Debate about Chewing Gum

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Writing workshop in fourth grade is always a happy time for me. I teach three classes of fourth graders throughout the day. It always amazes, surprises, and excites me to learn more about my teaching through the experiences of each class. Each class has a different personality comparable to siblings. I don’t love one more than the other. It is always interesting to me when I find similarities and differences in how they interact, learn, and teach me each day. Let me take you into a glimpse of this during our lesson on opinion text writing yesterday. The students had just listened to a mentor text, “I Wanna Iguana” and they had returned to their desks to do an agree/disagree chart. The task was to read each opinion, then mark strongly agree, mildly agree, neutral, mildly disagree, and strongly disagree. Students responded to the task in a serious, thoughtful way.

After a few minutes of forming opinions and adding a few of their own on the chart, we focused on number four: chewing gum should be allowed. I asked the students to stand reminding them to be confident about their opinions and speak freely on the why of their thoughts. We proceeded to the line-up. We formed a line including me in order from strongly agree to strongly disagree with neutral in the middle. I encouraged any neutral thinkers to make a decision on one of the sides. This is the part that amazed me, in each class, there was two to five on the mildly/strongly disagree side. After we formed the line-up, we took a few minutes to support our thinking. On one side, we heard reasons like, “gum helps you focus and learn!” Another student said, “Gum will raise test scores!” On the opposite side, we heard, “Kids will smack, and blow bubbles.” “It will be distracting!” and “They will bug other people asking for pieces of gum.”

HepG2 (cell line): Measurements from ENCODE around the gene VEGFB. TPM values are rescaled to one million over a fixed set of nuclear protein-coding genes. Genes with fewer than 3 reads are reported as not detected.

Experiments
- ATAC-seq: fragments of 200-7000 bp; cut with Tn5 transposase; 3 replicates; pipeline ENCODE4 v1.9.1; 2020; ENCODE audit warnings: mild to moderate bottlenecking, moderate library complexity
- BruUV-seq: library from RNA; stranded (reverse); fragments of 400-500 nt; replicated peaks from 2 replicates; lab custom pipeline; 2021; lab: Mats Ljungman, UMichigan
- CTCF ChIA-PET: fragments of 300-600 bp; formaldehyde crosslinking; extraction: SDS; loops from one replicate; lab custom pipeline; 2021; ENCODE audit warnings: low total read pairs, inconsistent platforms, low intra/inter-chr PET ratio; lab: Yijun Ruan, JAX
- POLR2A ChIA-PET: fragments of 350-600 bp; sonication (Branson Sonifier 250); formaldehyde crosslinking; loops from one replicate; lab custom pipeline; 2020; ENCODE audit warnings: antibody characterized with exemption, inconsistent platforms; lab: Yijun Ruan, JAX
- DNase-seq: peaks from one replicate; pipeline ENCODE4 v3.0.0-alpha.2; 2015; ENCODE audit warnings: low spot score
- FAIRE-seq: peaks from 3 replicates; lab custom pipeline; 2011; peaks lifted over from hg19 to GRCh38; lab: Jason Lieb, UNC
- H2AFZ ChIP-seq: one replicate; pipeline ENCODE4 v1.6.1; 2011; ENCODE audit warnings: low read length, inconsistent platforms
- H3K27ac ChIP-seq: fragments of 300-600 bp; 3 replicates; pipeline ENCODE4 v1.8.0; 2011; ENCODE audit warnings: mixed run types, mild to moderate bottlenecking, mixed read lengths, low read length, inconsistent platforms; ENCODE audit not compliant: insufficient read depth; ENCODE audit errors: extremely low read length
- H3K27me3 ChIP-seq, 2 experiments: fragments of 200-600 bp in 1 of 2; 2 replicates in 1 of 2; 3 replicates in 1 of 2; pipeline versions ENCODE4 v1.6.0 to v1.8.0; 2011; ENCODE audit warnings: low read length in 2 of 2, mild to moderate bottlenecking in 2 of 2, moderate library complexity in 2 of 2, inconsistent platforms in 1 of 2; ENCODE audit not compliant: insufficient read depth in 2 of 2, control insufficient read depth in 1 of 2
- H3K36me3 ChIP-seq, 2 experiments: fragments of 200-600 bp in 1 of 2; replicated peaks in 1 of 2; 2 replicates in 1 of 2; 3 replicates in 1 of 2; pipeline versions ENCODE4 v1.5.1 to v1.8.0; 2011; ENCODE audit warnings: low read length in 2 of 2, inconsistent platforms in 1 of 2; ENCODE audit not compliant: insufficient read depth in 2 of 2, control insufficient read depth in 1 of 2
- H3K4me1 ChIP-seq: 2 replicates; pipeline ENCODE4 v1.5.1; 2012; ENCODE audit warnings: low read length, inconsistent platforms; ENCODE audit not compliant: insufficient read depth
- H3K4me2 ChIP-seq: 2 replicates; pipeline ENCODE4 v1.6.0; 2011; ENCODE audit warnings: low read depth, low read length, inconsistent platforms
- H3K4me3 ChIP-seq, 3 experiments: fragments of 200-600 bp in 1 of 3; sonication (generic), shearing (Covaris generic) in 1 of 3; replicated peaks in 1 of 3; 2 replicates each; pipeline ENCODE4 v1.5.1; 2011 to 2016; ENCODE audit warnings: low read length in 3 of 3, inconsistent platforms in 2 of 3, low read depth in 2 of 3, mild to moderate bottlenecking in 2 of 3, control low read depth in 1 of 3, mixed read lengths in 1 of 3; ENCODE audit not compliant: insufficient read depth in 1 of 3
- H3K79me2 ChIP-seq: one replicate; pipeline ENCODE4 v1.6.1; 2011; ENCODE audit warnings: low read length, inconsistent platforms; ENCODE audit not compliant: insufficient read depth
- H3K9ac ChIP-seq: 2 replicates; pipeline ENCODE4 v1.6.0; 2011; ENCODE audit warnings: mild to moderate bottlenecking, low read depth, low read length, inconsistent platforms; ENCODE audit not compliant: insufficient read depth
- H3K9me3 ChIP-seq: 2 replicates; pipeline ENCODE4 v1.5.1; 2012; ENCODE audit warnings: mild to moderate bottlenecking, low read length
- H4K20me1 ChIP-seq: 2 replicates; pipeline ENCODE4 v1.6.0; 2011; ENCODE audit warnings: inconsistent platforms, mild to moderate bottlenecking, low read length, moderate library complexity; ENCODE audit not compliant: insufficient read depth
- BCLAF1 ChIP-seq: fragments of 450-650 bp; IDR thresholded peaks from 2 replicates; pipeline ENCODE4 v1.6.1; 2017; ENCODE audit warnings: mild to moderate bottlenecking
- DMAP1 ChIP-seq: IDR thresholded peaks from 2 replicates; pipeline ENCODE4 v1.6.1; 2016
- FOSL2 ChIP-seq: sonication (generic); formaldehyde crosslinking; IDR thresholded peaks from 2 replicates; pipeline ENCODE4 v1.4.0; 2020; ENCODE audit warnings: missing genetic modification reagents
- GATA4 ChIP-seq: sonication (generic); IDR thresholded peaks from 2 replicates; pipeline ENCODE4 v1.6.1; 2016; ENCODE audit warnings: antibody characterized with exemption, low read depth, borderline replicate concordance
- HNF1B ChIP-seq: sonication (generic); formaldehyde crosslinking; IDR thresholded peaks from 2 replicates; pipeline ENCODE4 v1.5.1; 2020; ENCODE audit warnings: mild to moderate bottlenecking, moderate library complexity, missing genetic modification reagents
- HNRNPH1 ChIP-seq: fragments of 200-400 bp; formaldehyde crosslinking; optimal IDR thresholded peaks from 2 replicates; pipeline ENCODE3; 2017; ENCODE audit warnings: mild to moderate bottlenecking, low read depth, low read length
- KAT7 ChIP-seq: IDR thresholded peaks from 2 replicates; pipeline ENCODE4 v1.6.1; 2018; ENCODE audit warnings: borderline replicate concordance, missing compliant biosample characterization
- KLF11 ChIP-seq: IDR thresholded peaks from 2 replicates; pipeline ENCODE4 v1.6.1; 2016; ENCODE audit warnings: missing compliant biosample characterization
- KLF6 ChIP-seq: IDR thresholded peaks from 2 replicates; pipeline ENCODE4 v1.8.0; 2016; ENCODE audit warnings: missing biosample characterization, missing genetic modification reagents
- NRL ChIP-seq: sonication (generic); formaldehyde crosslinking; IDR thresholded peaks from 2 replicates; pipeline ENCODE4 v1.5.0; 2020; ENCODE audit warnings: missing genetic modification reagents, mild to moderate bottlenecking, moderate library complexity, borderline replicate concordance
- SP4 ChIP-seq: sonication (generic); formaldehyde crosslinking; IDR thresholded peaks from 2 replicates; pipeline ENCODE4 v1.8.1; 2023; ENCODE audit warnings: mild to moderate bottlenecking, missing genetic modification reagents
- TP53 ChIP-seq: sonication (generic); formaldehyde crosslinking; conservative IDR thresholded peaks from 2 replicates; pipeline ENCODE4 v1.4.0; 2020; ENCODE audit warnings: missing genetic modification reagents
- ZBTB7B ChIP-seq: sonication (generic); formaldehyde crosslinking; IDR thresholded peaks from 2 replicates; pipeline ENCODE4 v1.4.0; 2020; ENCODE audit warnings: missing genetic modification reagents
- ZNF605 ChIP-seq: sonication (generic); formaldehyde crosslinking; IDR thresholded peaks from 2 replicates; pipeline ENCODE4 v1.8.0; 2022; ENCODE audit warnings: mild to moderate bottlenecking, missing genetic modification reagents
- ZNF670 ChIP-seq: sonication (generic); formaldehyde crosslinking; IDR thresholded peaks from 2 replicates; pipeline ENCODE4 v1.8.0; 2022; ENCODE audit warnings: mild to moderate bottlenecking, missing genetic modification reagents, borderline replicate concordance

With each class, I was grinning bigger and bigger. I know I was amazed with the similarities I noticed. I was even happier on how thoughtful the students were. They were excited to share their thoughts and opinions. It renewed those feelings many years ago on why I became a teacher. I wanted students to be thinkers, confident problem solvers, and respect each other. I witnessed that today and I am proud to be a teacher.

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